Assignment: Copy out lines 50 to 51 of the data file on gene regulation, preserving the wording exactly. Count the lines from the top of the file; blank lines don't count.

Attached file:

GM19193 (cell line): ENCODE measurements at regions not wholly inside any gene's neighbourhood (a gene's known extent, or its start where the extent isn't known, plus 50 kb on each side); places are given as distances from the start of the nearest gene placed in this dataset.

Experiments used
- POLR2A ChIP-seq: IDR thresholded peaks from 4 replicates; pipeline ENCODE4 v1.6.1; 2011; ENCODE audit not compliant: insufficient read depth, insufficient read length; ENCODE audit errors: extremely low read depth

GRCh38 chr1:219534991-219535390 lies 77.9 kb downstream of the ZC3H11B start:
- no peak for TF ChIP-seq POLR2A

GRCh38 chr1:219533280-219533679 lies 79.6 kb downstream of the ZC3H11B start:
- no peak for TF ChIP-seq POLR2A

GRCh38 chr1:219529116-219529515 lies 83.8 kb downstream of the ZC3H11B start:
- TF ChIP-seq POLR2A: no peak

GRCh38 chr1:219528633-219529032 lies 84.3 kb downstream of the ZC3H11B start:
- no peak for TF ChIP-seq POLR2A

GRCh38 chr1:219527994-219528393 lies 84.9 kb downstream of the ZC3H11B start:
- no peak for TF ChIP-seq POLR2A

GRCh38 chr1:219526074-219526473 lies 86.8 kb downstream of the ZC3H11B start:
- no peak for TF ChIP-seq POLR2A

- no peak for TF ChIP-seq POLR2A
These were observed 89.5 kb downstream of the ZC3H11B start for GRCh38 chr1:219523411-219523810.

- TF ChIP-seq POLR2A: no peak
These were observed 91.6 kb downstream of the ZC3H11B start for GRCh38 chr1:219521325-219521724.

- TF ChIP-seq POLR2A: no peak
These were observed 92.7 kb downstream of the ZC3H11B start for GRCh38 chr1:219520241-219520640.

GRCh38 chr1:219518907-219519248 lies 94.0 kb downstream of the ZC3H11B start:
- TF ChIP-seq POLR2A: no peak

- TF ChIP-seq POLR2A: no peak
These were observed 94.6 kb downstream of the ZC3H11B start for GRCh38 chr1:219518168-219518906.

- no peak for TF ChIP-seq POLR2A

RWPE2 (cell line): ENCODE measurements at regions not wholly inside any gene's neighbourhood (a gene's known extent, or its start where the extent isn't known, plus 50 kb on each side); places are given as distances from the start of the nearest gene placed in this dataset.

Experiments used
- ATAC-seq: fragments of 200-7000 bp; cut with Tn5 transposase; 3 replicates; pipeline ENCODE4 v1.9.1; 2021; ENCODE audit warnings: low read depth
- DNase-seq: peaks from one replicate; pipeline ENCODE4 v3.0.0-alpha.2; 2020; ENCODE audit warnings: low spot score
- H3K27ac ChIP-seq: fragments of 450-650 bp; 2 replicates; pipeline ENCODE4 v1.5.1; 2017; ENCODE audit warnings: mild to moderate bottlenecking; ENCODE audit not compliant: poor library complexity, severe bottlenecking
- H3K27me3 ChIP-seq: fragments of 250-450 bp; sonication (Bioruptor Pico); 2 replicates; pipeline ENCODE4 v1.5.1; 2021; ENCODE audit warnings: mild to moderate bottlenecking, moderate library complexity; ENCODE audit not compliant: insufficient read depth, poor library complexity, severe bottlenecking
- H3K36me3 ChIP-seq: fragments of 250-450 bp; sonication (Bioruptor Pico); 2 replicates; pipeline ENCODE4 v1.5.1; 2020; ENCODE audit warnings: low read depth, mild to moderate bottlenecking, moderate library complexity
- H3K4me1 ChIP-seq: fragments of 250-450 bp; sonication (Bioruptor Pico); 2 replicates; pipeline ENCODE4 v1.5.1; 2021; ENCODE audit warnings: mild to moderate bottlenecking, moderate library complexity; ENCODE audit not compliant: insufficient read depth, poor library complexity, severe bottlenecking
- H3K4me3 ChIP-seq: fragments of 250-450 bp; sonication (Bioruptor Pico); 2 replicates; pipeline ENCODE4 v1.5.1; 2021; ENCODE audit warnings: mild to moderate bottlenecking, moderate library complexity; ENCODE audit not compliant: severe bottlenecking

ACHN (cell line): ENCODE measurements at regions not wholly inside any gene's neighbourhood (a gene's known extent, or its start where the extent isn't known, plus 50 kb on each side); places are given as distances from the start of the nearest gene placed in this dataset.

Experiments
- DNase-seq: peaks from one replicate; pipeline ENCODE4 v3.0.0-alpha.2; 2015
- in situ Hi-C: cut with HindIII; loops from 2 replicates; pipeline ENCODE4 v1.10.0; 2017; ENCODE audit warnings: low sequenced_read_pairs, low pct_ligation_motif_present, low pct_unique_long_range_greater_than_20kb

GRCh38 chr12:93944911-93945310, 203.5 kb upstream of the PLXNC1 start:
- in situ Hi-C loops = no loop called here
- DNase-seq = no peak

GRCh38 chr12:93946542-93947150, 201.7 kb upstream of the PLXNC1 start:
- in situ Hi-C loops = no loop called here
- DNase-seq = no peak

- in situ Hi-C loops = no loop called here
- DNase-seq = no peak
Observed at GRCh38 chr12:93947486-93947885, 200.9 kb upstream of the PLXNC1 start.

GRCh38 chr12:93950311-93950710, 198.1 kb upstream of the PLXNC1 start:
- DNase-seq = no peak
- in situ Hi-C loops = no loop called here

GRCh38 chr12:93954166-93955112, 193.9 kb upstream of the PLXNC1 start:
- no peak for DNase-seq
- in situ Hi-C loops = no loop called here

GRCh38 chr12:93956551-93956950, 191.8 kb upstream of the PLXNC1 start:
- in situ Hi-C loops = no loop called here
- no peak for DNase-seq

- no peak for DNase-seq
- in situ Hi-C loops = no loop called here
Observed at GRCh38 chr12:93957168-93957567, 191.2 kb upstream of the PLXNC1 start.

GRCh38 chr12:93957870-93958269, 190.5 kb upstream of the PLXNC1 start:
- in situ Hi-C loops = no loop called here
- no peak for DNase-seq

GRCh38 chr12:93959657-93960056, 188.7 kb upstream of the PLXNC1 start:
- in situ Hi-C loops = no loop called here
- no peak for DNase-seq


- DNase-seq = no peak
- in situ Hi-C loops = no loop called here